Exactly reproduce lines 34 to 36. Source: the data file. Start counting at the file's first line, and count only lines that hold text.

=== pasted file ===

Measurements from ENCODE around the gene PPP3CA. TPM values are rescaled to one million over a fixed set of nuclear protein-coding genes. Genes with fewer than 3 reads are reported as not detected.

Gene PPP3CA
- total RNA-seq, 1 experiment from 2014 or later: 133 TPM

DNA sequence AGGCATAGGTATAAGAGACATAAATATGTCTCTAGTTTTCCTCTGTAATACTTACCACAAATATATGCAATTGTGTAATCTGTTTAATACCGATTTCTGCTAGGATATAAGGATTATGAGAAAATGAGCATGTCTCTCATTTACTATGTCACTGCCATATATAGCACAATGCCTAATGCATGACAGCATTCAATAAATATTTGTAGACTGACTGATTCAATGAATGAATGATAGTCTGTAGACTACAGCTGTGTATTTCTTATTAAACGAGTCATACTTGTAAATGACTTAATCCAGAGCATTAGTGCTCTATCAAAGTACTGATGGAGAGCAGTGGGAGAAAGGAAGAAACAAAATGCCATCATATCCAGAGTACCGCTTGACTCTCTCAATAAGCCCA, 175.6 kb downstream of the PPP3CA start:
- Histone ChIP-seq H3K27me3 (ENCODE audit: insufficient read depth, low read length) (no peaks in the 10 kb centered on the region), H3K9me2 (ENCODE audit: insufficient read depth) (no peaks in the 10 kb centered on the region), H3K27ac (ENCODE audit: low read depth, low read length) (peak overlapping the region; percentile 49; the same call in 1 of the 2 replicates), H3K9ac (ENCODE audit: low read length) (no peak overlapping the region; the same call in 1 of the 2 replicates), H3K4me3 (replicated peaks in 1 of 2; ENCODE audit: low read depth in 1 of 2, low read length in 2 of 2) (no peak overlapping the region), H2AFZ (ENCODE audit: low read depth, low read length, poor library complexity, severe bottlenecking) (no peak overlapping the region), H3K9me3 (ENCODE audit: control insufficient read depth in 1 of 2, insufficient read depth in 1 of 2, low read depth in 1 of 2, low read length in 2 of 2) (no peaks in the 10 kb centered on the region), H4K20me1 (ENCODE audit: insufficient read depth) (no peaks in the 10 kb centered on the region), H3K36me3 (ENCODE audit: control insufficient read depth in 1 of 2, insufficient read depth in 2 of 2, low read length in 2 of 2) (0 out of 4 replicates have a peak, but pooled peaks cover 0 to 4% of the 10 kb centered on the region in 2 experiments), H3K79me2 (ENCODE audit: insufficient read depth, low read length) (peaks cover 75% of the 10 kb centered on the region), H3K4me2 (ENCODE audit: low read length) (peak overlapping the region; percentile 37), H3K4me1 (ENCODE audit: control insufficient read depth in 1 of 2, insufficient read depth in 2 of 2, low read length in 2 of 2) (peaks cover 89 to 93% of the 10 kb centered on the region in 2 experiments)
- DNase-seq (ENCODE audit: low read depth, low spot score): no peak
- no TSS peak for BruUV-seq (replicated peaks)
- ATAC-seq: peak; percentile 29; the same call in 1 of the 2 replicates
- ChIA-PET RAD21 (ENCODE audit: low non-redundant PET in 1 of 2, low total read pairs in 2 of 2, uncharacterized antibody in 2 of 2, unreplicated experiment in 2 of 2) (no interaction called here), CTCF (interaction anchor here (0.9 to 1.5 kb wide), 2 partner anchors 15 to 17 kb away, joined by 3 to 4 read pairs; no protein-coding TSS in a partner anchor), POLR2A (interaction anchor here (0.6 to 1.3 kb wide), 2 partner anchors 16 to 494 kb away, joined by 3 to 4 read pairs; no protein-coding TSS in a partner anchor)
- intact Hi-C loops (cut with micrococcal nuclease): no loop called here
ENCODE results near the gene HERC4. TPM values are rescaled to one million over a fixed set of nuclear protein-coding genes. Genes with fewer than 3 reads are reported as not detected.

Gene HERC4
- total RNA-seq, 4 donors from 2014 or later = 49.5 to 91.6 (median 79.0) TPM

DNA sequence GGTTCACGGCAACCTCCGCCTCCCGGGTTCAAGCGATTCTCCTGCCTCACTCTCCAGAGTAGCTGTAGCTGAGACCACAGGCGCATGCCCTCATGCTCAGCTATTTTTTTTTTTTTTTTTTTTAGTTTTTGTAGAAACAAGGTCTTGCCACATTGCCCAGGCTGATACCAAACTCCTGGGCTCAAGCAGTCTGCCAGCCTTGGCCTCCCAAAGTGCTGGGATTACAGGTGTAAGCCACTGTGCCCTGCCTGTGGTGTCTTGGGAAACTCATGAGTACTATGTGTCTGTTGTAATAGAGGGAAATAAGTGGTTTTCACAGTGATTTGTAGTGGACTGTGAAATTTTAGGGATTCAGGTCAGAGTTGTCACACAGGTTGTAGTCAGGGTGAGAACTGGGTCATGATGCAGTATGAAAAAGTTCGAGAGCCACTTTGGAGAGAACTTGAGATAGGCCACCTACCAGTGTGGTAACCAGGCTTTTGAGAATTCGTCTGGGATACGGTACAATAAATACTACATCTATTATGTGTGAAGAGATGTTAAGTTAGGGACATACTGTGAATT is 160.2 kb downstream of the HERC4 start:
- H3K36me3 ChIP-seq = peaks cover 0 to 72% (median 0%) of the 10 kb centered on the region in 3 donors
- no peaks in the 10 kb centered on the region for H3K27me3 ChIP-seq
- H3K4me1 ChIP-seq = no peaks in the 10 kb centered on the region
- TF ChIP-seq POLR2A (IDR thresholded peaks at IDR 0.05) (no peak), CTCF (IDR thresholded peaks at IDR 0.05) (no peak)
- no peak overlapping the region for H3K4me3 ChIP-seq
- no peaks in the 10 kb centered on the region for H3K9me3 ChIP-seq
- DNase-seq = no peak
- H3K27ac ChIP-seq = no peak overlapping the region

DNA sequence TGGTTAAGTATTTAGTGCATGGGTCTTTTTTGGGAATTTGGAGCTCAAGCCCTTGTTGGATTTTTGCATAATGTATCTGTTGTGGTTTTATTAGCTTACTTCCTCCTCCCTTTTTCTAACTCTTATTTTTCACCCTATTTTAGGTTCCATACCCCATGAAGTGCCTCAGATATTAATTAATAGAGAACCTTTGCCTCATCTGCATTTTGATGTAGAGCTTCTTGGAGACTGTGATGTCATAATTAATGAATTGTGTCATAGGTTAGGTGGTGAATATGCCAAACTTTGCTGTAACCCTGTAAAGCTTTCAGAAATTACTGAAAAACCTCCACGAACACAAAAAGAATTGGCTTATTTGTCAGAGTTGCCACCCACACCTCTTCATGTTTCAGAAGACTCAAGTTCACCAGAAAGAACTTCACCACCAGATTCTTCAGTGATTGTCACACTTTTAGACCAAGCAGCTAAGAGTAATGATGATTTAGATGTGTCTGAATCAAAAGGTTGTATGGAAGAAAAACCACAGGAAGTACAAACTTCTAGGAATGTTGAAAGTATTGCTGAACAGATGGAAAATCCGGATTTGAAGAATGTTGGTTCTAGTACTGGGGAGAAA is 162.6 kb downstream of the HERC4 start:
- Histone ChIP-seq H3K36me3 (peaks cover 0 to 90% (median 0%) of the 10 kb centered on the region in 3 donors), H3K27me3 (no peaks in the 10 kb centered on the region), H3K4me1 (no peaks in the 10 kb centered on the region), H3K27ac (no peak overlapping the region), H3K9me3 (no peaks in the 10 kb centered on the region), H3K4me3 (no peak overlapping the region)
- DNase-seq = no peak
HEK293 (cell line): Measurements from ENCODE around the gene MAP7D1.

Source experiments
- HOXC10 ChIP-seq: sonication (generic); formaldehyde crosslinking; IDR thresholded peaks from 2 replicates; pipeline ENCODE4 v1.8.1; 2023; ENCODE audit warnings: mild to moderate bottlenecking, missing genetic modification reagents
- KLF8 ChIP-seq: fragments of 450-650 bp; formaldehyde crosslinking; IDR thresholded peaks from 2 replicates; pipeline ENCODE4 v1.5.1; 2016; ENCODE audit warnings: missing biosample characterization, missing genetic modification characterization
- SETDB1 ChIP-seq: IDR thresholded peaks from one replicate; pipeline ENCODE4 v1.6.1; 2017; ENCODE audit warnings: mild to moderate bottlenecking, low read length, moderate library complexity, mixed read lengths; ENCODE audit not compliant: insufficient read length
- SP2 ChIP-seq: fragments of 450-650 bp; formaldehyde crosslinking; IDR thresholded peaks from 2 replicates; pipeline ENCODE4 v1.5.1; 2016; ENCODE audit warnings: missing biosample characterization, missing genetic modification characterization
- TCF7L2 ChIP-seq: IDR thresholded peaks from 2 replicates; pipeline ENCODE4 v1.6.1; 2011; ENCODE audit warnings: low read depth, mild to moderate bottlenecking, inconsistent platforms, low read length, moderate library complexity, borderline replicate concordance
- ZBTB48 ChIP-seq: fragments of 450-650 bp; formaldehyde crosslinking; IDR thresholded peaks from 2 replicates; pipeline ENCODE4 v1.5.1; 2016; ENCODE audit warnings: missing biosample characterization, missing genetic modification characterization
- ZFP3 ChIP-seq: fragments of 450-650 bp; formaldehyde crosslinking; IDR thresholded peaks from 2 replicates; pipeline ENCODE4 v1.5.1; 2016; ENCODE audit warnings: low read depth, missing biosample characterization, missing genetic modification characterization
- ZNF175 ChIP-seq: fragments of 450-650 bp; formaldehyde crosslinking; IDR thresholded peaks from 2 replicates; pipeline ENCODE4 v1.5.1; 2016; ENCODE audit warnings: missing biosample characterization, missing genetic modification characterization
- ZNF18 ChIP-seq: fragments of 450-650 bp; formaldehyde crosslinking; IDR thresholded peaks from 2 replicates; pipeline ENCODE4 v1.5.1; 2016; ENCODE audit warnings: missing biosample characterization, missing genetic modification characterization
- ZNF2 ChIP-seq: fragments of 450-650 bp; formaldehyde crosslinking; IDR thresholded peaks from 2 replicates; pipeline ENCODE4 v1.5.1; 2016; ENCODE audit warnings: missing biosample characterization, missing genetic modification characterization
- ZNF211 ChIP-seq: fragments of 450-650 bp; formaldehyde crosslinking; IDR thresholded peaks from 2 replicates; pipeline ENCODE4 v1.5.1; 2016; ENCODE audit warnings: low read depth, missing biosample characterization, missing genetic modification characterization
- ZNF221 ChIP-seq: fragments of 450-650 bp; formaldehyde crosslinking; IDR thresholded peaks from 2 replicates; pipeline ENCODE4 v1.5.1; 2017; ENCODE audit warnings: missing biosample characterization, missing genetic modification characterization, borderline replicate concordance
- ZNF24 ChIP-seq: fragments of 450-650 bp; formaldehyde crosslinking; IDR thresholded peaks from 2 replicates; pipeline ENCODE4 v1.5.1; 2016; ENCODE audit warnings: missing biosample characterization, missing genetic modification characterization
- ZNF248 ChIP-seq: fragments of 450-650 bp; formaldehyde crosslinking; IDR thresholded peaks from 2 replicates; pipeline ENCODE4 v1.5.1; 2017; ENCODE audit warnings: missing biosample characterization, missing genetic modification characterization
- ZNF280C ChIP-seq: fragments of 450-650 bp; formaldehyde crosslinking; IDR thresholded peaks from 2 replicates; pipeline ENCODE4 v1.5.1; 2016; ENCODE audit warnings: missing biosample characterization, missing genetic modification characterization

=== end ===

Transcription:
- ZFP3 ChIP-seq: fragments of 450-650 bp; formaldehyde crosslinking; IDR thresholded peaks from 2 replicates; pipeline ENCODE4 v1.5.1; 2016; ENCODE audit warnings: low read depth, missing biosample characterization, missing genetic modification characterization
- ZNF175 ChIP-seq: fragments of 450-650 bp; formaldehyde crosslinking; IDR thresholded peaks from 2 replicates; pipeline ENCODE4 v1.5.1; 2016; ENCODE audit warnings: missing biosample characterization, missing genetic modification characterization
- ZNF18 ChIP-seq: fragments of 450-650 bp; formaldehyde crosslinking; IDR thresholded peaks from 2 replicates; pipeline ENCODE4 v1.5.1; 2016; ENCODE audit warnings: missing biosample characterization, missing genetic modification characterization